What are the best Batman games? Well, there a no shortage of contenders to choose from, because when you think about it Batman is the perfect video game protagonist. Bruce Wayne’s crime-fighting alter-ego excels at acrobatic hand-to-hand combat, of course, but he also has access to a wealth of high-tech gadgets and, beneath the cowl, is a detective at his core. Take all of this into account, and you have the blueprint for a decent adaptation of DC Comics’ so-called Caped Crusader.
Over the years, there have been dozens of takes on the Dark Knight, from the PS1 era movie tie-ins all the way through to Rocksteady’s critically acclaimed action adventures. Not every instalment has hit the highs of Wayne Enterprises, with many of the earlier attempts being particularly mixed, but more recently Batman has found success in LEGO and even fighting game form, with the Injustice series being a notable example.
On this page we’ve included a list of the best Batman games, from his early origins on PS1 all the way through to his more contemporary encounters on PS5. If you want to settle down with the Dark Knight for a drizzly romp through Gotham City, then we’ve compiled all of his best PlayStation encounters in one place. This list is ordered based on your personal ratings, so if you’d like to have your own say, feel free to click the star next to any of the games’ names to add your score.
To reiterate, if you disagree with the order, then it’s up to you to have your say: this list will evolve and dynamically reorder over time based on your votes, meaning this is a live representation of the best Batman games. Do you agree with the list or not? Don’t be Two-Faced: let us know which title is a masterpiece and which is a Joker for scoring so high. There’s no Riddler here: it’s all up to you.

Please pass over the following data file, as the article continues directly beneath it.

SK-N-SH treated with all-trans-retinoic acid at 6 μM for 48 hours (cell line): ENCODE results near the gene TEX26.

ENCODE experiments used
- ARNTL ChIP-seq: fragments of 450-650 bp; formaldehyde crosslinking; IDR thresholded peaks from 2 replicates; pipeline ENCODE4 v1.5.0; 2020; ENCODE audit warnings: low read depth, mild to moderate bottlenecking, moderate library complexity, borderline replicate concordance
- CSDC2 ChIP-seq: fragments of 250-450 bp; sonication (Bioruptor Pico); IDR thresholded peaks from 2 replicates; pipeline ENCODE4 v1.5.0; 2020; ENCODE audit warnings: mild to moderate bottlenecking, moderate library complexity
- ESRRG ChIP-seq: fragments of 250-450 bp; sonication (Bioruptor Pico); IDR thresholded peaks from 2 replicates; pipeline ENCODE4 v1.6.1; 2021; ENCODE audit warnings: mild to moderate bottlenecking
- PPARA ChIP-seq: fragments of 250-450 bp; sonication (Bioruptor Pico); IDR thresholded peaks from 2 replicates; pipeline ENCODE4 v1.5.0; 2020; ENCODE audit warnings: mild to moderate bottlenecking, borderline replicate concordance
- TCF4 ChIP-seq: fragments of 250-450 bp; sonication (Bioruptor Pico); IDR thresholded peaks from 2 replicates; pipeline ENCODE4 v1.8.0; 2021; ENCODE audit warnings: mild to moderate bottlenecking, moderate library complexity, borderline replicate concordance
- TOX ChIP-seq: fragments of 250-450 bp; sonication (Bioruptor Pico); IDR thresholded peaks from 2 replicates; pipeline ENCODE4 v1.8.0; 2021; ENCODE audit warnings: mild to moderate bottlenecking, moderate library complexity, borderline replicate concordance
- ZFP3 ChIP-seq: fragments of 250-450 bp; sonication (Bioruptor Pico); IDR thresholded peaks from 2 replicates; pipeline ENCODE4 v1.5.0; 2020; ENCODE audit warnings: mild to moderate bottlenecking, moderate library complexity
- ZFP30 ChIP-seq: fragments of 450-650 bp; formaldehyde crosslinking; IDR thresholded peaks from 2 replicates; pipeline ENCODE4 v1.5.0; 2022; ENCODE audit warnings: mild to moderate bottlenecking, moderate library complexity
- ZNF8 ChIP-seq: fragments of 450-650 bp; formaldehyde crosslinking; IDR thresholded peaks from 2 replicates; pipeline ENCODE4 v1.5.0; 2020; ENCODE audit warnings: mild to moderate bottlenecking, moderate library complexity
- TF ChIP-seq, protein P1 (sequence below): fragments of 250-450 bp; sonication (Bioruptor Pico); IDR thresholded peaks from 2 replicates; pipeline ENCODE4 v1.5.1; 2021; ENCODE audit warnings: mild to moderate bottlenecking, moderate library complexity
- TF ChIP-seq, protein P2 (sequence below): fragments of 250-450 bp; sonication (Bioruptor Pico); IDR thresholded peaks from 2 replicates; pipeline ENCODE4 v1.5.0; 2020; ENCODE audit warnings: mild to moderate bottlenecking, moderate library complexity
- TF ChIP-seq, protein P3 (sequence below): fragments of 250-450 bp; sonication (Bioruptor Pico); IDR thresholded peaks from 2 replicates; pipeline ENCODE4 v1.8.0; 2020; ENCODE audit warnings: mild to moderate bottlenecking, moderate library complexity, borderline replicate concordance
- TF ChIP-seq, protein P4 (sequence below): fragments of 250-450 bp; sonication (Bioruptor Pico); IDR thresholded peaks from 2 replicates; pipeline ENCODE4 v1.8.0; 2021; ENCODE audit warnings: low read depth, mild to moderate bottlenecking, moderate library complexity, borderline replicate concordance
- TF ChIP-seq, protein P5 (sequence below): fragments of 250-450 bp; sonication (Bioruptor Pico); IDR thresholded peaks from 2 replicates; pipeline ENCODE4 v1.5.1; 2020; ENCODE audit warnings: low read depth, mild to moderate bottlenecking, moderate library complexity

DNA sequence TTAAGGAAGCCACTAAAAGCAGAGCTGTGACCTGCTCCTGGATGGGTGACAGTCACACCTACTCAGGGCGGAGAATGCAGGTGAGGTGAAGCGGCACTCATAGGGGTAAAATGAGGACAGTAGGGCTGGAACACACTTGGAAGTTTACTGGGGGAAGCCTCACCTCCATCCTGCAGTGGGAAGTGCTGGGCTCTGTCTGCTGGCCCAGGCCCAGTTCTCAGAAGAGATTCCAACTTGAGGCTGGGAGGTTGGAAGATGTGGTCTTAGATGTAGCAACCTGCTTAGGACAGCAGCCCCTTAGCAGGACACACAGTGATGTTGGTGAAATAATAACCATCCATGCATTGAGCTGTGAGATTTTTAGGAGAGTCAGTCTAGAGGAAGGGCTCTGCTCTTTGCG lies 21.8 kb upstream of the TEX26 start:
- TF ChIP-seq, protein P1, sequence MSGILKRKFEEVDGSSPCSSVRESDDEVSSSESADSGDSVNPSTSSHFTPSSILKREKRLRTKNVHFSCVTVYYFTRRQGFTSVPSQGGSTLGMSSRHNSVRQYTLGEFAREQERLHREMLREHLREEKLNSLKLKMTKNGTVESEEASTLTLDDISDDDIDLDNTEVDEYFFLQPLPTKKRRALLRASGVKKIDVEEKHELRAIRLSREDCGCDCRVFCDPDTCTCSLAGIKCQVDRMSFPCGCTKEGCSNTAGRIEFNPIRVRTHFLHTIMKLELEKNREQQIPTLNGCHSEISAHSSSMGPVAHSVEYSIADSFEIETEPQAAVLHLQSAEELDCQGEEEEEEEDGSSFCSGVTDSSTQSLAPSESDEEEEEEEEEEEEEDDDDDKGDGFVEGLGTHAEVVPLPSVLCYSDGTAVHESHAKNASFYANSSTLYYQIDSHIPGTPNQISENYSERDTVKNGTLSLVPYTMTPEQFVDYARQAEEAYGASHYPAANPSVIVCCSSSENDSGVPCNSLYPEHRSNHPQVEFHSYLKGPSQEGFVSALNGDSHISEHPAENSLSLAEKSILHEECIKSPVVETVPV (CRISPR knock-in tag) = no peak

Best PlayStation Games by Series
Rather than a third-person action game, Batman: Gotham City Racer takes place entirely in the Batmobile. Inspired by animated television series Batman The New Adventures – with cut-scenes based on clips taken directly from the show – this PS1 title focuses more on point-to-point time trials in an open world Gotham City, as opposed to outright racing. It results in a less exciting overall package than the name may indicate, but the polygonal visuals are at least impressive – even if the city setting feels empty and languishes through a ridiculous number of loading screens.
George Clooney was Batman in the 1997 film Batman & Robin, which is one of the most embarrassing attempts at bringing the Dark Knight to the big screen. This video game tie-in, though, dated as it is, is unbelievably ambitious for the era: an open world Gotham City awaits, which you can explore both on-foot and in the Batmobile as you please. The visuals are surprisingly impressive for the era, and while the gameplay is unpolished and ancient today, you have to at least respect the effort on display here.
Batman Forever, the 1995 movie released after the Tim Burton films, starring Val Kilmer as the Caped Crusader and Jim Carrey as the Riddler, is largely ridiculed today. Heck, it was panned at the time, too – and is largely regarded as one of the worst superhero movies of all time. This Acclaim tie-in, developed during Mortal Kombat’s heyday with a similar visual style, isn’t particularly great either. It’s a Streets of Rage knock-off with some neat set-piece moments, but cumbersome controls inhibit its breakneck pace and flashy effects.